Iii

Figure 3: (Left) Distribution of the invariant mass for the process corresponding to an integrated luminosity of 35 pb. The data has been extracted from Fig. 4, panel b) of Ref. ATLAS:2011a (). The invariant mass continuum background is parametrized as a falling exponential function (full line).
(Right) Comparison of the background subtracted experimental data corresponding to an integrated luminosity of 1.04 fb (data taken from Ref. Murray:2011 ()) with the Higgs event distribution according to Eq. (13) binned in energy intervals of 20 GeV assuming (red line) and (blue line).

For high Higgs mass the decay process has the largest branching ratio. Moreover, the presence of charged lepton allows to obtain a good rejection of the QCD processes. The main background is given by the production of W + jet which, however, should be suppressed for large invariant mass .
Preliminary results from the ATLAS collaboration ATLAS:2011a () reported the experimental search of the Higgs boson at the Large Hadron Collider running at TeV, based on a total integrated luminosity of about 40 pb. In particular, in Fig. 3 (left) we display the distribution of the invariant mass for the Higgs boson candidates corresponding to the process . According to Ref. ATLAS:2011a (), the events were selected requiring exactly one lepton with GeV. The missing transverse energy in the event were required to be GeV. The invariant mass continuum background is parametrized as a falling exponential function. It is amusing to see that there are some events in the high invariant mass region which, however, are not statistically significant due to the low integrated luminosity. Recently, an update of search for the Higgs boson in this channel from the ATLAS collaboration corresponding to an integrated luminosity of 1.04 fb have been presented in Ref. Murray:2011 (). In Fig. 3 (right) we display the background-subtracted data. The large statistical uncertainties, mainly due to the background subtraction, do not show evidence of any structure in the invariant mass distribution.
To compare our theoretical expectation we use Eq. (13) with the branching ratios in Eq. (15). In Fig. 3 (right) we compare the the Higgs event distribution binned in energy intervals of 20 GeV assuming (red line), i.e. the Standard Model perturbative Higgs production cross section, and integrated luminosity of 1.04 fb. We see that our theoretical distribution is compatible with experimental data. Interestingly enough, we find that the experimental data allow an enhanced gluon-gluon fusion cross section, as can be inspected in Fig. 3 (right) where we also display the theoretical Higgs event distribution assuming the total production cross section of the Trivial Higgs is given by Eq. (12) with (blue line).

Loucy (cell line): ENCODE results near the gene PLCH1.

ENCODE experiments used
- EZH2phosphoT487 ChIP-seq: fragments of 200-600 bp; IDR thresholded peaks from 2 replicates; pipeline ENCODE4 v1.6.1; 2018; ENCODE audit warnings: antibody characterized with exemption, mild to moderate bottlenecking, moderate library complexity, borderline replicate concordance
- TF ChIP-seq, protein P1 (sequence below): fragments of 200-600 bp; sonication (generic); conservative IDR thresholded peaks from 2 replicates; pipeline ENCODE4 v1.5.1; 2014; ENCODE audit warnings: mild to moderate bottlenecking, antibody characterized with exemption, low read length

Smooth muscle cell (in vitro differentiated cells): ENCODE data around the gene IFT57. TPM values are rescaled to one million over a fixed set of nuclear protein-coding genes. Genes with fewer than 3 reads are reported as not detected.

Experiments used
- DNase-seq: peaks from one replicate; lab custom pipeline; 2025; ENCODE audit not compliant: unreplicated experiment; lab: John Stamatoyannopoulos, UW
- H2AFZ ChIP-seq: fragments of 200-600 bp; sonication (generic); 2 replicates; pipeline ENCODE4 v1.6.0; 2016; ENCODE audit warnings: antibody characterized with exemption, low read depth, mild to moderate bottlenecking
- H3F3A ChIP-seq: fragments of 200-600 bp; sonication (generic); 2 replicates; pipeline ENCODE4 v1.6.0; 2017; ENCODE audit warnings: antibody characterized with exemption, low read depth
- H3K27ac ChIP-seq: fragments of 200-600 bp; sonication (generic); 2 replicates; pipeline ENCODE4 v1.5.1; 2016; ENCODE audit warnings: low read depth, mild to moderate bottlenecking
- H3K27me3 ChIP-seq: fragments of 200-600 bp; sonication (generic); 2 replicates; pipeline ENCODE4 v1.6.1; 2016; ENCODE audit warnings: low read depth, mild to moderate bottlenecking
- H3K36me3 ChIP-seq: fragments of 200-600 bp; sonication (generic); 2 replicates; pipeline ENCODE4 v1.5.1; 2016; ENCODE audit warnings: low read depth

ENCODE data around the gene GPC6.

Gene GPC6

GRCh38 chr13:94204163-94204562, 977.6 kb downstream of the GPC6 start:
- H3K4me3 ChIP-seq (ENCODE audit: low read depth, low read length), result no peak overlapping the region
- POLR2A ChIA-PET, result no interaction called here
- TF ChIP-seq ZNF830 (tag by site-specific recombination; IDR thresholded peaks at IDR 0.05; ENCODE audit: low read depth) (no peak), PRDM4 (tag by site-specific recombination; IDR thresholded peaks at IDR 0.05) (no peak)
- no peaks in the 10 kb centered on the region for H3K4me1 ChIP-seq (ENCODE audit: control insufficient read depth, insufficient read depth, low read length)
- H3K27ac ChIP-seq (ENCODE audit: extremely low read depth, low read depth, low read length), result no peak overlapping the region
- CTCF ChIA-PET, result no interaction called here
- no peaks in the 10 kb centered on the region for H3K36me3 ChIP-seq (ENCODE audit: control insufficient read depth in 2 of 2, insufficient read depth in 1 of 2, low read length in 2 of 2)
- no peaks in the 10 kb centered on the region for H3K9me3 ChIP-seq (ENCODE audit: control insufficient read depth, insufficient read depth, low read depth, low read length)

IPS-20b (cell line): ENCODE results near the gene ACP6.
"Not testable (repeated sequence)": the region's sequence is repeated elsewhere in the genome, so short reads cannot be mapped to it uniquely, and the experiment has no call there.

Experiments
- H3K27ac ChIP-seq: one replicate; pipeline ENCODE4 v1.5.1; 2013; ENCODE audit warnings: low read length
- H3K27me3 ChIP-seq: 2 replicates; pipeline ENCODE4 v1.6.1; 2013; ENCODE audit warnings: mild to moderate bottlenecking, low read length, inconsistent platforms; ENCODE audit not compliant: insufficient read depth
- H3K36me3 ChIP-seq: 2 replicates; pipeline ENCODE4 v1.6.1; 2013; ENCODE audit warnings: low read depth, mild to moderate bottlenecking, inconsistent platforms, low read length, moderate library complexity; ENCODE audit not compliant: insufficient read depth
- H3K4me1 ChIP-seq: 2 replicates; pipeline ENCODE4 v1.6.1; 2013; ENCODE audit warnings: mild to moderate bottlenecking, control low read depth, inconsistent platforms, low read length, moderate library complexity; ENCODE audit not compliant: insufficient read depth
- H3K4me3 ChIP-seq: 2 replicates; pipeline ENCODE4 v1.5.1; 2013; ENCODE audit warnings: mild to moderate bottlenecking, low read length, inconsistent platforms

In the following Sections we consider the most important Higgs decay channels in order to determine if the enhanced Higgs production by the gluon-gluon fusion process is compatible with available experimental observations.

Iv

Figure 4: (Left) Comparison of the distribution of the invariant mass for the process corresponding to an integrated luminosity of 1.04 fb with the Higgs event distribution according to Eq. (13) binned in energy intervals of 20 GeV assuming (blue line). The data from the ATLAS Collaboration have been extracted from Fig. 2, panel c) of Ref. ATLAS:2011b ().
(Right) Comparison of the distribution of the invariant mass for the process corresponding to an integrated luminosity of 1.6 fb with the Higgs event distribution according to Eq. (13) binned in energy intervals of 20 GeV assuming (blue line). The data from the CMS Collaboration have been extracted from Ref Sharma:2011 ().

The decay channel has the highest rate among all the processes where the Higgs boson decays into two Z bosons. The search strategy is to find some structures in the invariant mass . The major background is due to processes with production of Z + jet. In Fig. 4 we report the experimental data from ATLAS (left) and CMS (right) collaborations. Our theoretical expectations obtained from Eq. (13) are compared with the data (compare also with Fig. 10, panel c) of Ref. CMS:2011a ()). We see that our Higgs event distribution is not in contradiction with the experimental data, even though we cannot exclude that the data are compatible with the background-only hypothesis.

V &